The frozen wall that protects civilized Westeros from the murder-crazy zombies in Game of Thrones is thicker than seven school buses parked end to end and longer than the state of Maryland. What if, due to a bout of global warming that rivaled the crisis currently devastating planet Earth, the Wall melted?
Let's assume that the Wall is part of what's keeping the world of Game of Thrones cool, like the polar ice caps on Earth. Let's also assume that the Wall isn't magic, just cold as shit, and it could go the way of the glaciers.
Reddit users on the subreddit /r/TheyDidTheMath sought to find out: Would a full-on global-warming-esque liquefaction of the Wall be enough to turn Westeros into a giant waterpark?
Calculating All the Water in the Wall
First, users took dimensions from the Game of Thrones Wiki page and came up with a few numbers: The Wall is over 700 feet high (213 meters) and stretches 300 miles (482,803 meters) from Shadow Tower to Eastwatch-by-the-Sea.
The width at the top of the wall is "wide enough for a dozen mounted knights to ride abreast," according to the Wiki, so we can estimate (as this redditor did) roughly 48 feet. That's 12 men with a shoulder width of 20 inches, wearing 3 inches of armor on both sides (the size of steel pauldrons like these) and about a foot on both sides of the horse, barely enough room not to fall off the fucking wall.
According to the Wiki, the average thickness of the Wall is 91 meters, or about 300 feet. So, for simplicity's sake, let's just assume a volume based on the average thickness of the wall across a roughly rectangular cross-section is close enough.
So figuring out the total volume of the Wall comes out to 482,803 meters long times 91 meters thick times 213 meters high, giving us a volume of 9,358,170,549 cubic meters.
When ice melts, the resultant volume of the water is 0.92 times the original ice volume. So after the Wall has completely melted, the resultant water volume will be 8,609,516,905 cubic meters. (This is higher than the redditor's result, which didn't factor in the Wall's average width.)
According to A Song of Ice and Fire author George R.R. Martin, Westeros is about the size of South America. South America has an area of 17.84 million square kilometers (though that's contested), or about 17,840,000,000,000 square meters — 192,028,161,834,101 square feet.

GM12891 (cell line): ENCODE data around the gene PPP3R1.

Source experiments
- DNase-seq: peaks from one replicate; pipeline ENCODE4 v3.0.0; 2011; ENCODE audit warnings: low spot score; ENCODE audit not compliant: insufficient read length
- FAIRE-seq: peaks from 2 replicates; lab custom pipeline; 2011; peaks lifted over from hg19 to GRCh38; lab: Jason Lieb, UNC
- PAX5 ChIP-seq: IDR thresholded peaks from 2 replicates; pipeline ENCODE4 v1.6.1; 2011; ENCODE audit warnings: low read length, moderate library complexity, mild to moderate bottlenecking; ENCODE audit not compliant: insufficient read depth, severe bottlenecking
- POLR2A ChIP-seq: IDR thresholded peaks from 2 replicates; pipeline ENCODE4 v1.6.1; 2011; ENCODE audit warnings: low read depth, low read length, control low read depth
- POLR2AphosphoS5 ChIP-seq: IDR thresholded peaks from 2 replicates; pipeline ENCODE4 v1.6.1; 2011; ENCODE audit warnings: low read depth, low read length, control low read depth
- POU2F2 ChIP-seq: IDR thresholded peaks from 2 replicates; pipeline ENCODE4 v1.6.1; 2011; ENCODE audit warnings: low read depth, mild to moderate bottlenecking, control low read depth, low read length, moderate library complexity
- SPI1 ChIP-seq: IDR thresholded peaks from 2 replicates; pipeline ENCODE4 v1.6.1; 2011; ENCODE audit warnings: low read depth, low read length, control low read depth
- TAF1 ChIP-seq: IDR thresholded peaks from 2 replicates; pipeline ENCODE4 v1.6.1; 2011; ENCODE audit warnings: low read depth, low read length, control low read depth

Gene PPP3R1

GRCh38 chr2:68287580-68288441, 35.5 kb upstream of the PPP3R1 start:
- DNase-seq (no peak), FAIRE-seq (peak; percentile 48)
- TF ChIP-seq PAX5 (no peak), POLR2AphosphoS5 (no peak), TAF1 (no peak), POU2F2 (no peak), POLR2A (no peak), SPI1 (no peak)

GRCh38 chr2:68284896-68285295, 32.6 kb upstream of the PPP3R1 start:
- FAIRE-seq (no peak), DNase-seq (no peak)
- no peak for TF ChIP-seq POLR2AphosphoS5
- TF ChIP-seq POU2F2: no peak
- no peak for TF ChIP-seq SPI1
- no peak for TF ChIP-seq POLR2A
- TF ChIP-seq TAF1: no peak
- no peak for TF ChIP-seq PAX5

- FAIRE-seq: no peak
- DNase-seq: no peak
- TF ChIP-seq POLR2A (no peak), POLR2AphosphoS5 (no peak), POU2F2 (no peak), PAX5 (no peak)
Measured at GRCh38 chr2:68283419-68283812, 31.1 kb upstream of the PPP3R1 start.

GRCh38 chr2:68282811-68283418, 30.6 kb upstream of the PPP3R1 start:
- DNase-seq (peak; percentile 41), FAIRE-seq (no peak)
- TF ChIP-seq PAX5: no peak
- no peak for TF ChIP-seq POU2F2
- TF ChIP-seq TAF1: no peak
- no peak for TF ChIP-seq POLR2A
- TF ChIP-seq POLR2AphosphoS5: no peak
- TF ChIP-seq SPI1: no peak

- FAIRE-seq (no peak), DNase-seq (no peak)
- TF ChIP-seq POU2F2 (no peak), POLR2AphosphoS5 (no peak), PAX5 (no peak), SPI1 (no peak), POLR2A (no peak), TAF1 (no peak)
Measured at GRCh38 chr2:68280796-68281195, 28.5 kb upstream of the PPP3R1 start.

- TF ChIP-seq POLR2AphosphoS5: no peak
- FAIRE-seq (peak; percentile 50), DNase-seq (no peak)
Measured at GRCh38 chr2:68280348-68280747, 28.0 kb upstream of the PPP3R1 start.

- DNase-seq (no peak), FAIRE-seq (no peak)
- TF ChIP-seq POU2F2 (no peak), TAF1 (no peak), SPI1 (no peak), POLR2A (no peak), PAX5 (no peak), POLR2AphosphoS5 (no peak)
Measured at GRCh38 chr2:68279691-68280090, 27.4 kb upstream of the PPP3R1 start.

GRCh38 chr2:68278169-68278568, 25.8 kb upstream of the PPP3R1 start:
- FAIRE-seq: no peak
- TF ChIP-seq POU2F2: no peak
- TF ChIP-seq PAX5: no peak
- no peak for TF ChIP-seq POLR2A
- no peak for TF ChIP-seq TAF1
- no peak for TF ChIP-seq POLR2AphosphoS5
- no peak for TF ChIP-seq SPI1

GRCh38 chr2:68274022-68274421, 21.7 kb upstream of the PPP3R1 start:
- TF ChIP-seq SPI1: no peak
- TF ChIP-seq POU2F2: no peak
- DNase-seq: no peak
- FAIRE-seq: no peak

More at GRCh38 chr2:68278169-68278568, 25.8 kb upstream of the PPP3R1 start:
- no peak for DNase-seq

If we divide the volume of water by the area, we get height of water over the ground, which comes out to about 0.00048 meters, or roughly half a millimeter.
So: A liquified Wall wouldn't turn the land into Waterworld. In the hotter parts of global-warming-stricken Westeros, the Wall would evaporate pretty quickly.
Frankly, we wanted to write this story talking about how the Iron Islands would be underwater, the ports of call would become wasted marshlands and King's Landing would be a wading pool unfit for the Iron Throne. But a ghost of a puddle isn't enough to make that happen. And while we love real science about fake topics, there are still rules to follow, even if we made them all up.
What Would Actually Happen to Westeros?
Let's assume the Wall is a cooling system strong enough to be analogous to Earth's ice caps. Losing that could add a lot of serious heat.
The Red Waste, already a scorched desert in the south of Essos, could spread up to the grassy Dothraki Sea, displacing the Dothraki currently holding Daenerys captive and forcing them to invade and settle closer to the coasts to survive, ostensibly setting the groundwork for a war between the Dothraki and large nations like Braavos (where Arya Stark can be found) and Qohor.
Vegetation would be in trouble, so all of those weirwood trees sacred to the Children of the Forest and the Old Gods — where Bran Stark is hanging out in season six — would die out. And of course, with no Wall, the Wildlings would be free to spread south.
Highgarden, where Margaery Tyrell is from, claims the best wine and vineyards in the world. Vineyards are already finicky, where something as subtle as soil acidity can change how the grapes grow. With its main export literally dying on the vine, there goes the nation's income.
Even Daenerys' dragons, those flying emissions nightmares, could be in jeopardy. With receding vegetation in Essos, wildlife might die out — and with it, Rhaegal, Drogon and Viserion's primary food source. Looking for steer, the dragons might fly north and west, possibly to King's Landing, and set the Red Keep on fire looking for human meat.
Game of Thrones Is One Big Metaphor
Last year, a couple Vox writers posited that Game of Thrones is actually all about climate change. The White Walkers represent the impending threat of global calamity nearing ever closer. All the nations that should be figuring out how to combat it are more invested in infighting. The last time the White Walkers appeared, there was a long, brutal winter. But at least the planet wasn't too hot then.
So maybe the White Walkers, and the winter that comes with them, would be the only way to save Westeros. Maybe a deep freeze would make the planet return to equilibrium. Maybe they're the fictional planet's true saviors, returning the land to livable conditions.
They'd just be the only ones who live there, since they'd kill everyone else.
Fortunately, Westeros may never have to suffer a fate like this. They're not the ones burning fossil fuels.